This article is about a learning technique.
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Note-taking is the practice of recording information being consumed in some manner. It is usually done by a learner learning material.
Class (live note-taking)
Note-taking is commonly done by learners in a class setting. Note-taking is particularly valuable in class settings because the multi-learner, synchronous, and explainer authority attributes of the setting mean that the learner may not be fully following and internalizing the class content. Note-taking allows the learner to record the class content in a format that can be revisited for a fuller understanding.
While note-taking is often valuable in a class setting, the lack of control over pace often makes it difficult. A number of note-taking systems and methods have been developed to address this.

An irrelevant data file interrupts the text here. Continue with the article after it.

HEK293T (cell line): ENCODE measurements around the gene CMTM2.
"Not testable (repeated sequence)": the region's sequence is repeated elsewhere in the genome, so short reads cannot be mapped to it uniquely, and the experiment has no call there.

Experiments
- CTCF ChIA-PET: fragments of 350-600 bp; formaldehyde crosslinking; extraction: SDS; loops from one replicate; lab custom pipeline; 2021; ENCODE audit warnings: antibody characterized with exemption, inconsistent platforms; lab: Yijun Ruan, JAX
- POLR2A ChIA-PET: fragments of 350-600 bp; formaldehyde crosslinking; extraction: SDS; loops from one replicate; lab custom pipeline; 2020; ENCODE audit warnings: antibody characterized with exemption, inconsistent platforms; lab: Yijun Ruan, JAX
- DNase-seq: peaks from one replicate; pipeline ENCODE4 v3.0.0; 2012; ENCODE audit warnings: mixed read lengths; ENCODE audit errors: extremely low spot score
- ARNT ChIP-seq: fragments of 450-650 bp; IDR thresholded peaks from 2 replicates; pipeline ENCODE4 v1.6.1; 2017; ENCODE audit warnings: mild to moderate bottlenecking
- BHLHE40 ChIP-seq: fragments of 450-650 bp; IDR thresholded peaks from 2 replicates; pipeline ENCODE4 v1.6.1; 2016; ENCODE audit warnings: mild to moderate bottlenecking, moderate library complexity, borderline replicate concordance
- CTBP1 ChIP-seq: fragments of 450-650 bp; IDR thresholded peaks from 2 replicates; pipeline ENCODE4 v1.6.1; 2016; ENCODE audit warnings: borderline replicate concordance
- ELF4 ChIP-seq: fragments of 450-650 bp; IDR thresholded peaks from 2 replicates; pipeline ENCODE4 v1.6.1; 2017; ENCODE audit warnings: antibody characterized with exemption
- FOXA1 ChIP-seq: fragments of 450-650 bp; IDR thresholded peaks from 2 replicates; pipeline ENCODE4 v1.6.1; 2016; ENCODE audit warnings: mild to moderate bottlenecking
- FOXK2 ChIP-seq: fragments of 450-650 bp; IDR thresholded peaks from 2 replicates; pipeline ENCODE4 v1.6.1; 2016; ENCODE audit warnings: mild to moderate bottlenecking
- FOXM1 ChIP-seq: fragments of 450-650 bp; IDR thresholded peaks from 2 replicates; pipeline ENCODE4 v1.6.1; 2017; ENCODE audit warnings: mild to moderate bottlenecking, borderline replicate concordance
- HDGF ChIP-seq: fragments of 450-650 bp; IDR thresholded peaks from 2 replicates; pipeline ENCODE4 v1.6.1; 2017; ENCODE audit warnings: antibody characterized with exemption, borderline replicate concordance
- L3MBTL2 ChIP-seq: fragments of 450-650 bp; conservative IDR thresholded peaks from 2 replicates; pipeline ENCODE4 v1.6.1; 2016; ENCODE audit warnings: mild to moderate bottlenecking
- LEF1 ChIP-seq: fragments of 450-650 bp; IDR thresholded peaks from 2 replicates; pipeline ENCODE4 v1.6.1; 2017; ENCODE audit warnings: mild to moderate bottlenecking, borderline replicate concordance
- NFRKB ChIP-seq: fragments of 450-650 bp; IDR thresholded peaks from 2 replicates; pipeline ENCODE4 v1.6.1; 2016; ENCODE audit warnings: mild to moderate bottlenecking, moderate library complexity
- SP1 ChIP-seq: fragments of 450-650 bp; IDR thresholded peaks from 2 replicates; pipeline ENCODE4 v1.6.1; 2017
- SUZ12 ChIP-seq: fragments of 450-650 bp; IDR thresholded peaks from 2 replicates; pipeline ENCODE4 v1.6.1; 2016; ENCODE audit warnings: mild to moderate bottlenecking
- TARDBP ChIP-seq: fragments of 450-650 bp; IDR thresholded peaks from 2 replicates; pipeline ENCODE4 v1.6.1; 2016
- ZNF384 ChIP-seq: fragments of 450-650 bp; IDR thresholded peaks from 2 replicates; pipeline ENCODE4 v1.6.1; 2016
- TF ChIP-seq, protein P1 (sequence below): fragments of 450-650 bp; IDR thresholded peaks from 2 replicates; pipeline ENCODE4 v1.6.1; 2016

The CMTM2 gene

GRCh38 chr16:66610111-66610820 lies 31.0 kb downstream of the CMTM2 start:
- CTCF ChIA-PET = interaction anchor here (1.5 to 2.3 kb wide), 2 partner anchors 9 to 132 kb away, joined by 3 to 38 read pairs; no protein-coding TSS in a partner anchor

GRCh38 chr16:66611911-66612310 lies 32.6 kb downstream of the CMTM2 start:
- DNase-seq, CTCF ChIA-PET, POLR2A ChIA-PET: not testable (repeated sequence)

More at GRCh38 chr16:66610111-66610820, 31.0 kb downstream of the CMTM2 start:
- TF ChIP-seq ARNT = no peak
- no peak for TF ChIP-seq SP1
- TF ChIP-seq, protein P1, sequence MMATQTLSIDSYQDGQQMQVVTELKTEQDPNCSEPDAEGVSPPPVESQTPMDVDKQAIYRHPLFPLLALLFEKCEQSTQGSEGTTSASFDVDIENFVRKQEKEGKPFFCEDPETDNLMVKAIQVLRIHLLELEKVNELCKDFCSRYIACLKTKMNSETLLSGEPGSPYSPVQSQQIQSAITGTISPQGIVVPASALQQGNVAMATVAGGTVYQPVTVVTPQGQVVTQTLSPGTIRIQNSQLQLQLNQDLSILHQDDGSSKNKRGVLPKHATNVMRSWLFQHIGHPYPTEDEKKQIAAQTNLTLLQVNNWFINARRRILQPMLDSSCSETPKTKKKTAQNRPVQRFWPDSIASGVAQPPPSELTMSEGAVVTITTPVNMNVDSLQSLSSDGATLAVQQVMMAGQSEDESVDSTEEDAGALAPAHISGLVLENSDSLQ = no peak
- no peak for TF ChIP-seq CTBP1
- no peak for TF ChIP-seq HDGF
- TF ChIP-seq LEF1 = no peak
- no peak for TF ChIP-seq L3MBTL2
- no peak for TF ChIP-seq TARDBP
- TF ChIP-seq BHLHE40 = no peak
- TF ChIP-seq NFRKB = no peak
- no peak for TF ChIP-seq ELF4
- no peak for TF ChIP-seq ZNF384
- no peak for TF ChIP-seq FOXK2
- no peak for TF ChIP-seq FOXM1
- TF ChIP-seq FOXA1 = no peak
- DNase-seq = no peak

An alternative to live note-taking is to record the class, then play back the recording and take notes as one would of a video. This may run into constraints of feasibility and permission.
In some cases, the explainer makes the class script or some notes based on the class script available to learners, reducing the need to take notes. However, learners may not actually know ahead of time what class content is part of the class script and what parts are impromptu and may be worth noting.
One-on-one tutoring (live note-taking)
With one-on-one tutoring, the synchronous aspect of a class setting remains, but the pacing can be much more tuned to the learner, since there is a single learner. This reduces the need to rely on notes, but it also makes it easier to take more complete notes.
Self-learning from text or video exposition
Note-taking may also be used by individual learners when self-learning from a text or video exposition. The purpose of note-taking here is more to help the learner understand and process the exposition better. The learner has the option of pacing and pausing the exposition.